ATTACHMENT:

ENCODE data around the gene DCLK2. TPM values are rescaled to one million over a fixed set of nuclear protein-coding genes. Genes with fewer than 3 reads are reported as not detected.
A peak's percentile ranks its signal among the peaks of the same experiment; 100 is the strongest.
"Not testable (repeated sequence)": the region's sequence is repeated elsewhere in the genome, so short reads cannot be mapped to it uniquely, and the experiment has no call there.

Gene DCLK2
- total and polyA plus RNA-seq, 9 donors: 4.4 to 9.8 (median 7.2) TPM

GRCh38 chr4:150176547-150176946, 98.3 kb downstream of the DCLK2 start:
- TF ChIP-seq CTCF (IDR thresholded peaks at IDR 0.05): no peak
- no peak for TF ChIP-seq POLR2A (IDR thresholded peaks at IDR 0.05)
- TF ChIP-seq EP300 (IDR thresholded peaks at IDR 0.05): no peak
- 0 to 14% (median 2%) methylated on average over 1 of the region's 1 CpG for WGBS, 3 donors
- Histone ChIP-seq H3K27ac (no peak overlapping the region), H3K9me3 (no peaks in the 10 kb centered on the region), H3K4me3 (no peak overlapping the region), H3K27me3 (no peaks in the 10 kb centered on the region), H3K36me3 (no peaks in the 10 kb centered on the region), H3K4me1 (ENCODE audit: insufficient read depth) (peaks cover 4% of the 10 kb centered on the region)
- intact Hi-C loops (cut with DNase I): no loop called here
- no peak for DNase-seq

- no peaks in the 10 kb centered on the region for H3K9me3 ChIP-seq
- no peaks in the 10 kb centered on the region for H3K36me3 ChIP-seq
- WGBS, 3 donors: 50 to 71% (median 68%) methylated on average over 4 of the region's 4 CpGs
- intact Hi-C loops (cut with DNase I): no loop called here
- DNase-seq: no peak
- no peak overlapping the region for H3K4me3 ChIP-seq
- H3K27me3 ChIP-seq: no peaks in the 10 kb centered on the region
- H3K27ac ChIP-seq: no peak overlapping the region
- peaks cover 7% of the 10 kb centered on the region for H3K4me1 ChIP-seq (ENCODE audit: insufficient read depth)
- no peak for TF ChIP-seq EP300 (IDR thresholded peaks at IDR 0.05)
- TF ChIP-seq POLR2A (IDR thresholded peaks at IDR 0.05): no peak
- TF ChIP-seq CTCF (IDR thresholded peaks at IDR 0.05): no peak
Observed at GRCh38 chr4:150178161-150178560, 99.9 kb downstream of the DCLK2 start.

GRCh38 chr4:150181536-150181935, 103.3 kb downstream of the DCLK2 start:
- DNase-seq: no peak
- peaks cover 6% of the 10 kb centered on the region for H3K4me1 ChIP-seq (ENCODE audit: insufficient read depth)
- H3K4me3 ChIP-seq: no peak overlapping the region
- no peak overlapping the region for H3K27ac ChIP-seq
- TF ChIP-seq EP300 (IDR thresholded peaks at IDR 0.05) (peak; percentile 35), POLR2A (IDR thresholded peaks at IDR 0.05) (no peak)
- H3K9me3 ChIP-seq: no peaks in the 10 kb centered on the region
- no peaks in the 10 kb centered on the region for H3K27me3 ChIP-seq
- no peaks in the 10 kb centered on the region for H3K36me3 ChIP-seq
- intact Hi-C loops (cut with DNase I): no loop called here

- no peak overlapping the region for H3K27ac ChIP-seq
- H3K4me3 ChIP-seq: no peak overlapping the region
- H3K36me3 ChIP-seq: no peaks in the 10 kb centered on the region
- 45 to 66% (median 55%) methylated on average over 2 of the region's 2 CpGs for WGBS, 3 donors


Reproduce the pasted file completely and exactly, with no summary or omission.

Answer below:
ENCODE data around the gene DCLK2. TPM values are rescaled to one million over a fixed set of nuclear protein-coding genes. Genes with fewer than 3 reads are reported as not detected.
A peak's percentile ranks its signal among the peaks of the same experiment; 100 is the strongest.
"Not testable (repeated sequence)": the region's sequence is repeated elsewhere in the genome, so short reads cannot be mapped to it uniquely, and the experiment has no call there.

Gene DCLK2
- total and polyA plus RNA-seq, 9 donors: 4.4 to 9.8 (median 7.2) TPM

GRCh38 chr4:150176547-150176946, 98.3 kb downstream of the DCLK2 start:
- TF ChIP-seq CTCF (IDR thresholded peaks at IDR 0.05): no peak
- no peak for TF ChIP-seq POLR2A (IDR thresholded peaks at IDR 0.05)
- TF ChIP-seq EP300 (IDR thresholded peaks at IDR 0.05): no peak
- 0 to 14% (median 2%) methylated on average over 1 of the region's 1 CpG for WGBS, 3 donors
- Histone ChIP-seq H3K27ac (no peak overlapping the region), H3K9me3 (no peaks in the 10 kb centered on the region), H3K4me3 (no peak overlapping the region), H3K27me3 (no peaks in the 10 kb centered on the region), H3K36me3 (no peaks in the 10 kb centered on the region), H3K4me1 (ENCODE audit: insufficient read depth) (peaks cover 4% of the 10 kb centered on the region)
- intact Hi-C loops (cut with DNase I): no loop called here
- no peak for DNase-seq

- no peaks in the 10 kb centered on the region for H3K9me3 ChIP-seq
- no peaks in the 10 kb centered on the region for H3K36me3 ChIP-seq
- WGBS, 3 donors: 50 to 71% (median 68%) methylated on average over 4 of the region's 4 CpGs
- intact Hi-C loops (cut with DNase I): no loop called here
- DNase-seq: no peak
- no peak overlapping the region for H3K4me3 ChIP-seq
- H3K27me3 ChIP-seq: no peaks in the 10 kb centered on the region
- H3K27ac ChIP-seq: no peak overlapping the region
- peaks cover 7% of the 10 kb centered on the region for H3K4me1 ChIP-seq (ENCODE audit: insufficient read depth)
- no peak for TF ChIP-seq EP300 (IDR thresholded peaks at IDR 0.05)
- TF ChIP-seq POLR2A (IDR thresholded peaks at IDR 0.05): no peak
- TF ChIP-seq CTCF (IDR thresholded peaks at IDR 0.05): no peak
Observed at GRCh38 chr4:150178161-150178560, 99.9 kb downstream of the DCLK2 start.

GRCh38 chr4:150181536-150181935, 103.3 kb downstream of the DCLK2 start:
- DNase-seq: no peak
- peaks cover 6% of the 10 kb centered on the region for H3K4me1 ChIP-seq (ENCODE audit: insufficient read depth)
- H3K4me3 ChIP-seq: no peak overlapping the region
- no peak overlapping the region for H3K27ac ChIP-seq
- TF ChIP-seq EP300 (IDR thresholded peaks at IDR 0.05) (peak; percentile 35), POLR2A (IDR thresholded peaks at IDR 0.05) (no peak)
- H3K9me3 ChIP-seq: no peaks in the 10 kb centered on the region
- no peaks in the 10 kb centered on the region for H3K27me3 ChIP-seq
- no peaks in the 10 kb centered on the region for H3K36me3 ChIP-seq
- intact Hi-C loops (cut with DNase I): no loop called here

- no peak overlapping the region for H3K27ac ChIP-seq
- H3K4me3 ChIP-seq: no peak overlapping the region
- H3K36me3 ChIP-seq: no peaks in the 10 kb centered on the region
- 45 to 66% (median 55%) methylated on average over 2 of the region's 2 CpGs for WGBS, 3 donors